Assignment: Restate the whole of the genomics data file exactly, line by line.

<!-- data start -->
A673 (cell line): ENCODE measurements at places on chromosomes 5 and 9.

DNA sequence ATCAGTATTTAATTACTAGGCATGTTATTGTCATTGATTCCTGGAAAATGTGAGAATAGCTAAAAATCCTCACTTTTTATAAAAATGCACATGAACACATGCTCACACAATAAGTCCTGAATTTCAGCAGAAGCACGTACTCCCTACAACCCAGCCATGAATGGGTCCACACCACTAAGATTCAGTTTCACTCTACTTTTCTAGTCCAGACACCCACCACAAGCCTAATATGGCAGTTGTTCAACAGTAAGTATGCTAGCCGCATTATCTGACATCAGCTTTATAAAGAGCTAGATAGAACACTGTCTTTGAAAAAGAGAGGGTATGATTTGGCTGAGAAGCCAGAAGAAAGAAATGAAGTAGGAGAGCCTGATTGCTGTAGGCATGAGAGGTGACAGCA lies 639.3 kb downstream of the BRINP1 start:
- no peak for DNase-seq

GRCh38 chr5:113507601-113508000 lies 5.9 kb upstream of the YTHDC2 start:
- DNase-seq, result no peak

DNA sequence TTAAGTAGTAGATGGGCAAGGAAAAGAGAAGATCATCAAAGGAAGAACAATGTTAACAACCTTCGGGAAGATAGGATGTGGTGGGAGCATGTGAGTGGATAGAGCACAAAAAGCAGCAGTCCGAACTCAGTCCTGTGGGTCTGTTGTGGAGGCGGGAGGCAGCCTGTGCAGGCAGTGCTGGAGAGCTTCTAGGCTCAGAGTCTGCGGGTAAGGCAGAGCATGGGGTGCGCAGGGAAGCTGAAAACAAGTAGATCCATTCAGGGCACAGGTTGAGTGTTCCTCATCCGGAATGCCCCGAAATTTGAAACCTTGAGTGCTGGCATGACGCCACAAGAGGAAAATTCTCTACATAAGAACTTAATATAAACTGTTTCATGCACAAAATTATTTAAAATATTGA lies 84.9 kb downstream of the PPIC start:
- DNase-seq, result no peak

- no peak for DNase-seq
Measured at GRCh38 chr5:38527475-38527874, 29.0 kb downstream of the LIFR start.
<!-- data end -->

A673 (cell line): ENCODE measurements at places on chromosomes 5 and 9.

DNA sequence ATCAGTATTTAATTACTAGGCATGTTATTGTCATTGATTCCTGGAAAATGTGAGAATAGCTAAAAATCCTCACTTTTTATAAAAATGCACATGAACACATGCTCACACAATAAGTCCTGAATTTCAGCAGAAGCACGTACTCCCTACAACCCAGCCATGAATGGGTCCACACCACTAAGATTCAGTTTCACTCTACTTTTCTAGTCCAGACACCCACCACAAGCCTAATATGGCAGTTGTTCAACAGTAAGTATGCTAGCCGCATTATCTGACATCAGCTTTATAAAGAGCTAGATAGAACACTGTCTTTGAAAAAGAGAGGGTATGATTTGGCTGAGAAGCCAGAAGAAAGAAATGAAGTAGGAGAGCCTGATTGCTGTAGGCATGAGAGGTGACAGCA lies 639.3 kb downstream of the BRINP1 start:
- no peak for DNase-seq

GRCh38 chr5:113507601-113508000 lies 5.9 kb upstream of the YTHDC2 start:
- DNase-seq, result no peak

DNA sequence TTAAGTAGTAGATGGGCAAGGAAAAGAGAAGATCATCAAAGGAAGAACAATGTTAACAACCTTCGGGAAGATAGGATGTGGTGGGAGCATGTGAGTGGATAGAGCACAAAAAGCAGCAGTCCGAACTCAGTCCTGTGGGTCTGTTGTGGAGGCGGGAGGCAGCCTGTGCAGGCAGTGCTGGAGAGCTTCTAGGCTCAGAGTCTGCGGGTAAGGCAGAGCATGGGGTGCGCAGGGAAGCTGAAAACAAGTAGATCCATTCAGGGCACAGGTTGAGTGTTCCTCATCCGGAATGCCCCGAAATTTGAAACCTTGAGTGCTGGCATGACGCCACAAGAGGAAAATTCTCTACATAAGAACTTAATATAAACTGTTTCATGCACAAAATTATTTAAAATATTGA lies 84.9 kb downstream of the PPIC start:
- DNase-seq, result no peak

- no peak for DNase-seq
Measured at GRCh38 chr5:38527475-38527874, 29.0 kb downstream of the LIFR start.